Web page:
We came across the below infographic recently which is sourced from a recent article in Issues in Science and Technology, a publication of Arizona State University – highlighting the resources required to build a gas-fired turbine and a wind turbine.
In short, the infographic highlights that “building solar and wind systems requires roughly a tenfold increase in the total tonnage of common materials” to deliver an equivalent amount of power compared to a gas-fired turbine. Not only that, but because of the wind’s intermittency (i.e., it doesn’t blow all the time), you would also need batteries or spare turbine capacity to compensate for shortfalls.
The history of humanity has been a constant move towards energy sources with higher “Energy Return on Energy Invested” (ERoEI) – how much energy a system outputs, relative to the energy input needed to generate the output – going from burning wood to burning hydrocarbons to nuclear fission. Renewable resources, on the other hand, have lower ERoEI figures due to: (a) the huge quantity of materials needed, which means the “energy invested” is very high; and (b) renewables’ intermittent power generation – i.e., turbines only generate power when there’s wind!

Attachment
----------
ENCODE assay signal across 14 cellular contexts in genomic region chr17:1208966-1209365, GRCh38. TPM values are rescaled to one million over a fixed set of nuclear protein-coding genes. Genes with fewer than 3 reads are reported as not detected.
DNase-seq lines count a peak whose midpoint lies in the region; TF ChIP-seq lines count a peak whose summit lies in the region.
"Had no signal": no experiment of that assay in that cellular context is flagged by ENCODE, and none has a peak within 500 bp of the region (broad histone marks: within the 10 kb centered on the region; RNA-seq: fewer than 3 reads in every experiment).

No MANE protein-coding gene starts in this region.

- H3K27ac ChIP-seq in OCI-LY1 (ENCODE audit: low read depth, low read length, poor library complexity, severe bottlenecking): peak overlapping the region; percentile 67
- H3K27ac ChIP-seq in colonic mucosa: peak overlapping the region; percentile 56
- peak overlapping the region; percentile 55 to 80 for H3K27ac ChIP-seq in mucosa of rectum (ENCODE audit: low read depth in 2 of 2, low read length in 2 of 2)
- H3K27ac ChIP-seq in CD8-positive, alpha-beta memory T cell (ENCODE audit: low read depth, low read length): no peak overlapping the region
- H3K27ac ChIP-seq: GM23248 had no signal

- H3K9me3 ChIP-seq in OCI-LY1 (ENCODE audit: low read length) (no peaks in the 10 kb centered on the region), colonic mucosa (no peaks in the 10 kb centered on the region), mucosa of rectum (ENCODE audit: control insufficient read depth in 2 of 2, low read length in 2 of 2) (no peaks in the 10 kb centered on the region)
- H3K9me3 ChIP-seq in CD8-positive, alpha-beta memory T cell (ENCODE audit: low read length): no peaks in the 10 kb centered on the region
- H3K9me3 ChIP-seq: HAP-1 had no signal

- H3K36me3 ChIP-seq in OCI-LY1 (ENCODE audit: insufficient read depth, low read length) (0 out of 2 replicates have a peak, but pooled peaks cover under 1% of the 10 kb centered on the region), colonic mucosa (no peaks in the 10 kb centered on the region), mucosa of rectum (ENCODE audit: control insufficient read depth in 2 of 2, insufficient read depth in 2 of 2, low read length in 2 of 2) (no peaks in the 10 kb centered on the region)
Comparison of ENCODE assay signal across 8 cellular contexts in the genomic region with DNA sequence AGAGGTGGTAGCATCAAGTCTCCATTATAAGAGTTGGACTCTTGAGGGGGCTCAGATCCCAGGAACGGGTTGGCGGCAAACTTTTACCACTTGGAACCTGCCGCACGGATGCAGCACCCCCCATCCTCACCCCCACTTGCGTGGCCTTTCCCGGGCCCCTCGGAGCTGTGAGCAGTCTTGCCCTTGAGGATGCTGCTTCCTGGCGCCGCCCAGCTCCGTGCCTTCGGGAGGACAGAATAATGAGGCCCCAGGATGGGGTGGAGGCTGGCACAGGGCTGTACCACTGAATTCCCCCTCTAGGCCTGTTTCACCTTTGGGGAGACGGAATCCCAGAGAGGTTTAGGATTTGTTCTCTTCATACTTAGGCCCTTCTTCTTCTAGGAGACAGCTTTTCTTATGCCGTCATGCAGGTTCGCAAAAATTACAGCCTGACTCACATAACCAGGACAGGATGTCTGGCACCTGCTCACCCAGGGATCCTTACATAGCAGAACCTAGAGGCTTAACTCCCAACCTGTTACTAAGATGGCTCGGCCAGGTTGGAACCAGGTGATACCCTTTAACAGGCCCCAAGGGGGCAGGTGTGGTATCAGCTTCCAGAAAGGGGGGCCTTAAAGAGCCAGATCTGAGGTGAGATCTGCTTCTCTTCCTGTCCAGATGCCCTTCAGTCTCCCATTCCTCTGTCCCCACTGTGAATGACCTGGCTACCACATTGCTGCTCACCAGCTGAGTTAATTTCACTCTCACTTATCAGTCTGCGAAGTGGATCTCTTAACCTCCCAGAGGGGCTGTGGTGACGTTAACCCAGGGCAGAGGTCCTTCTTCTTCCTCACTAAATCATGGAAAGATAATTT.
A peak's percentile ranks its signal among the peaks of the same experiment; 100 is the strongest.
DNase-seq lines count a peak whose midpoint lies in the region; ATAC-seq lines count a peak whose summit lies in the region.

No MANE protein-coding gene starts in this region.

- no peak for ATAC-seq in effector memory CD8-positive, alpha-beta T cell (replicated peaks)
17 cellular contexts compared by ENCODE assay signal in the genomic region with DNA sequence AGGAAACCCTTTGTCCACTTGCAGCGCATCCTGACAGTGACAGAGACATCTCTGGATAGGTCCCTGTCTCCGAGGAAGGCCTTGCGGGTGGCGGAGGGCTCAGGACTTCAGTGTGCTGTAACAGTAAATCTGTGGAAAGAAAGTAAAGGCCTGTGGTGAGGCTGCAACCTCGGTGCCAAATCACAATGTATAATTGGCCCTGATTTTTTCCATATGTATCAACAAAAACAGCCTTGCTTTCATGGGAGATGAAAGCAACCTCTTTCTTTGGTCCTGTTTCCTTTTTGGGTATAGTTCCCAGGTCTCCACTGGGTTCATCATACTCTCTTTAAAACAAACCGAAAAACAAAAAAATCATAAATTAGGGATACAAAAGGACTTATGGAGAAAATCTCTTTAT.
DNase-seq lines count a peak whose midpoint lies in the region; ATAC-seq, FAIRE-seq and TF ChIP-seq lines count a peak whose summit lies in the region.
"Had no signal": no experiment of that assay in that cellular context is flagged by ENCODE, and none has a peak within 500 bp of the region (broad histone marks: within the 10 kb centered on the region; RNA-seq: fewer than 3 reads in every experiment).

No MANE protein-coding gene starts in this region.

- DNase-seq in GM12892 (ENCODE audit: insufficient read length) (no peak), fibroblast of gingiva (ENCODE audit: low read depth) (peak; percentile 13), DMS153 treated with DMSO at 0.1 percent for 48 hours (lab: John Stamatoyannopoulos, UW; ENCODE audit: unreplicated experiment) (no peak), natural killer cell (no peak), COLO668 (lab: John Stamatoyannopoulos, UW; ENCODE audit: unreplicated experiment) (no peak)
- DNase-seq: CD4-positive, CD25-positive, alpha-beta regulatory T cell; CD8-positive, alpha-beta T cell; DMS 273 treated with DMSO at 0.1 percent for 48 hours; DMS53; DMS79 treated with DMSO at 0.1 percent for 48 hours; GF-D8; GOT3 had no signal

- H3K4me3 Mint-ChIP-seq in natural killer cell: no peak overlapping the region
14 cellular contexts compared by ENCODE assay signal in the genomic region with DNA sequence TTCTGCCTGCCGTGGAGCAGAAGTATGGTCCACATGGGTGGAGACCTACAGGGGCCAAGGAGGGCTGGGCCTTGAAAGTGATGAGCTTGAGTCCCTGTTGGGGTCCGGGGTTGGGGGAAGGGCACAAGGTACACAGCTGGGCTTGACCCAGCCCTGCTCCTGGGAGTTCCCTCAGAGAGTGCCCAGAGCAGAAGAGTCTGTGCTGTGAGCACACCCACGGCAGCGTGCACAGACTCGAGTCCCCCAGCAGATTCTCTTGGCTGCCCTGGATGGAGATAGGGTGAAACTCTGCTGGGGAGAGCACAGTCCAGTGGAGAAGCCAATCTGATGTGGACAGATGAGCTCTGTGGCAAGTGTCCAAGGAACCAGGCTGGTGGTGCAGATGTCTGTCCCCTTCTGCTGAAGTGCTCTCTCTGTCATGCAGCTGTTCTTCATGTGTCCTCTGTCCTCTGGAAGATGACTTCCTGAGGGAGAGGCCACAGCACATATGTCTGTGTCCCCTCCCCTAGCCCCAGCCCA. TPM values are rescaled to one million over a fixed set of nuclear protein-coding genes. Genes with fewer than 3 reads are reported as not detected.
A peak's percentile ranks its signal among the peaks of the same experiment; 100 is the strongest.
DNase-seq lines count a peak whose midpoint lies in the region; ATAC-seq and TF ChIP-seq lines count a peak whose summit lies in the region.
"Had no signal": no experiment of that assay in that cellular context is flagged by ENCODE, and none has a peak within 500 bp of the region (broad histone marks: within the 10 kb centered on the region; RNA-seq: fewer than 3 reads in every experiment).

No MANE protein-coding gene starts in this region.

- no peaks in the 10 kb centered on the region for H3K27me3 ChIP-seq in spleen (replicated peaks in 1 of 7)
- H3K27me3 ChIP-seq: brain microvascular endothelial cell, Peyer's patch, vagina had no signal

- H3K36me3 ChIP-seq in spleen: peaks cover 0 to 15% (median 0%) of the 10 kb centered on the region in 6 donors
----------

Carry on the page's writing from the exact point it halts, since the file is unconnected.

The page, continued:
Of course, the move to renewables reflects the fact that carbon emissions need to be curtailed to avert a climate catastrophe. A noble goal, of course, and one that we agree with fully. The hard question the article asks is: can we afford to build huge amounts of wind and solar capacity?
Not only will we need materials for wind and solar, we may also need materials to build batteries for energy storage, as well as needing materials for all other industrial uses. All in, the demand for materials is likely to increase massively over the coming decades.
Capital spending by mining companies has decreased significantly from a peak in 2012. As it takes many years to bring a mine online, the effect of historic underspending is likely to be felt for some time to come. What this amounts to is a restriction in supply at a time when demand is set to increase – a classic set-up for higher commodity prices.
In our members’ area, we provide coverage of an investment trust which is focused on investing in a portfolio of globally diversified mining companies, the likely beneficiaries of higher commodity prices. A starting dividend yield of 5% and a portfolio trading on an average price-to-earnings ratio of 8-9 times looks attractive, in our view. To access a full research note on this trust and ongoing update on developments in its portfolio, subscribe to our website using this link.